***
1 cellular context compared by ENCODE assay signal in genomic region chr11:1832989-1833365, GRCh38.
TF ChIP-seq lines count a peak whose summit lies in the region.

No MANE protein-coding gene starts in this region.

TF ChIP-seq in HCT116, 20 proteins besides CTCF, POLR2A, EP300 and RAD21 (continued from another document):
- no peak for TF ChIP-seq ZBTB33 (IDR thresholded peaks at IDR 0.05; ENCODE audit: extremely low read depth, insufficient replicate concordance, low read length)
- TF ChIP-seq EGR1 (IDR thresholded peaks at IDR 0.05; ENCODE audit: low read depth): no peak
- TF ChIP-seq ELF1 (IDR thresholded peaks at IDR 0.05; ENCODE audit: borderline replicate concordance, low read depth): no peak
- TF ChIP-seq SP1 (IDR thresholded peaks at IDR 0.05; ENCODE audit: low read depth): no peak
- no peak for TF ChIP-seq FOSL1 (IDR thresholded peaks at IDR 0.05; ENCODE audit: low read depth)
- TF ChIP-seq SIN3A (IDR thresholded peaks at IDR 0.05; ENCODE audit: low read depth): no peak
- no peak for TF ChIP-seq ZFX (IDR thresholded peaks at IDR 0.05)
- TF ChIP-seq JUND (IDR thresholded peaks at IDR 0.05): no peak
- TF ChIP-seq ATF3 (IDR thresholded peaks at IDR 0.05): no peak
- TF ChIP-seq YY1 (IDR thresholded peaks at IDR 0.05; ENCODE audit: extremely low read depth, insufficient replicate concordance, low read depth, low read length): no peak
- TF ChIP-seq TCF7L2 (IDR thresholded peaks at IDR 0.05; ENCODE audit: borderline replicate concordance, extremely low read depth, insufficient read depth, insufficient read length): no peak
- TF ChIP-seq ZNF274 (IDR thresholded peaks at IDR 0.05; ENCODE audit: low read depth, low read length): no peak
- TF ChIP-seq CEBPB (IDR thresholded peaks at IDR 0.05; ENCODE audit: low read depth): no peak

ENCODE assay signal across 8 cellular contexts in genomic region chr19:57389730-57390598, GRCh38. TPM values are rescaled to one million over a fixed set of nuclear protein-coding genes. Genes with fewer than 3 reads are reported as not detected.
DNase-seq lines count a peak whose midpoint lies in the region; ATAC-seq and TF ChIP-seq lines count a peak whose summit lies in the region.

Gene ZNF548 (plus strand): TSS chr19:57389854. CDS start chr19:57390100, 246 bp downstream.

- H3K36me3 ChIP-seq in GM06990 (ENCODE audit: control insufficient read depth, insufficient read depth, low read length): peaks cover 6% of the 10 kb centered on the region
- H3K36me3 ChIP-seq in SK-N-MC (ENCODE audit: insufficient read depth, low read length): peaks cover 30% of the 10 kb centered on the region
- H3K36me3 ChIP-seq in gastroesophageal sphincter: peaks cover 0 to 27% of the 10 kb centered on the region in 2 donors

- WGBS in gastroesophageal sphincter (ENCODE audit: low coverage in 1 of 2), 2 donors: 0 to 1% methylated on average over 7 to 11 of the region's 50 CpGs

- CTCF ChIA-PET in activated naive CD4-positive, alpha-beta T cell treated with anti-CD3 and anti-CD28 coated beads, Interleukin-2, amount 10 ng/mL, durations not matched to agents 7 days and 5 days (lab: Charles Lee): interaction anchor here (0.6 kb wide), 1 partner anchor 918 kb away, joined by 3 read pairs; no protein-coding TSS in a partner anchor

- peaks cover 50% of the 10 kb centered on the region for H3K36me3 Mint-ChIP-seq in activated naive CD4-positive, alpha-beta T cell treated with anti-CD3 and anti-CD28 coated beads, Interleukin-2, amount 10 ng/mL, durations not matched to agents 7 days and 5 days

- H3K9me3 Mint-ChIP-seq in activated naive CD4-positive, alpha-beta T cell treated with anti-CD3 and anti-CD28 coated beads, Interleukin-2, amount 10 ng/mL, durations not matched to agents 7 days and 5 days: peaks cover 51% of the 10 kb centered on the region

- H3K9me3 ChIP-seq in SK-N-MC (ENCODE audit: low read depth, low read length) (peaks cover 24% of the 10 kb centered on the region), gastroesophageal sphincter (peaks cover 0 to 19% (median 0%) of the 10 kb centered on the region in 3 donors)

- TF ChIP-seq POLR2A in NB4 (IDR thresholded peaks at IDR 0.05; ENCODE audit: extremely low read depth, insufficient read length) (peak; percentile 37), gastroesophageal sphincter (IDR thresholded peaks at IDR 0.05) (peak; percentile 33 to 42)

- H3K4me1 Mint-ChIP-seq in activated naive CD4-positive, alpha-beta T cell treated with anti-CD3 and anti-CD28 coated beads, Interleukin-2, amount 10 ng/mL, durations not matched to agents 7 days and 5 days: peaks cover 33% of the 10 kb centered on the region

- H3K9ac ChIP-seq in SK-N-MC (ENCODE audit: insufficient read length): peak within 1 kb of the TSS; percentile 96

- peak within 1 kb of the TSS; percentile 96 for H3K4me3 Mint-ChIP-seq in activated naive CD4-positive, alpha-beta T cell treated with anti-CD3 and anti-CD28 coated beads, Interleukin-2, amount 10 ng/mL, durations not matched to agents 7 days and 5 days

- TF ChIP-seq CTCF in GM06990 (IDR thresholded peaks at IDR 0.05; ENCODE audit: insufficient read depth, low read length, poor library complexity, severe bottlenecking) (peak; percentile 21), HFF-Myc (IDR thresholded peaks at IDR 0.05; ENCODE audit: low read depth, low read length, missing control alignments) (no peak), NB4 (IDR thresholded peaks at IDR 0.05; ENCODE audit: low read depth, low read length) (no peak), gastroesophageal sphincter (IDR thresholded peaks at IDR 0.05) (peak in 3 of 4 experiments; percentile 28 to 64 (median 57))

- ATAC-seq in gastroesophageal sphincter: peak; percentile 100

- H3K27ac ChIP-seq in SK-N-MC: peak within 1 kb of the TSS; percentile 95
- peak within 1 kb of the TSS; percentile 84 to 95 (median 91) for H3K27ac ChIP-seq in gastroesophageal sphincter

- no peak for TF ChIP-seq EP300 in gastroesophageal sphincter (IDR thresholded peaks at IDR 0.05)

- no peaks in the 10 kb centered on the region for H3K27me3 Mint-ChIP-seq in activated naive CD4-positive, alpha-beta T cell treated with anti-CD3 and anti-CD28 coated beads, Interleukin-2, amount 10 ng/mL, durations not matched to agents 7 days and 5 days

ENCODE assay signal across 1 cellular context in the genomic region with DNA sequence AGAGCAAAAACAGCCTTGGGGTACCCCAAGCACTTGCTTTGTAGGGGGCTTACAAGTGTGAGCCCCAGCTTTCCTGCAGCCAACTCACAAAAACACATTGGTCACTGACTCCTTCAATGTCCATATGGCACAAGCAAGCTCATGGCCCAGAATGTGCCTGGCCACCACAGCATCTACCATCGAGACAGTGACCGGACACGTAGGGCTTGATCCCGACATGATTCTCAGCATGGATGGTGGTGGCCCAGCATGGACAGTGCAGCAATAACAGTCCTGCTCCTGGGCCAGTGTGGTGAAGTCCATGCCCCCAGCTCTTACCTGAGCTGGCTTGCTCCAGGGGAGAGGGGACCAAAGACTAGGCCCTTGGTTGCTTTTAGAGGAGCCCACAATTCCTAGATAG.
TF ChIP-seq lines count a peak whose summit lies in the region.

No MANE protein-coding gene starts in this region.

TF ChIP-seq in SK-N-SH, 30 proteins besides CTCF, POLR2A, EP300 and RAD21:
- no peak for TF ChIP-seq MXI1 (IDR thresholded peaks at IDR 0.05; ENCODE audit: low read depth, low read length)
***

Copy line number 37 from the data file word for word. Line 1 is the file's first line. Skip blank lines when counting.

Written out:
- no peak for TF ChIP-seq EP300 in gastroesophageal sphincter (IDR thresholded peaks at IDR 0.05)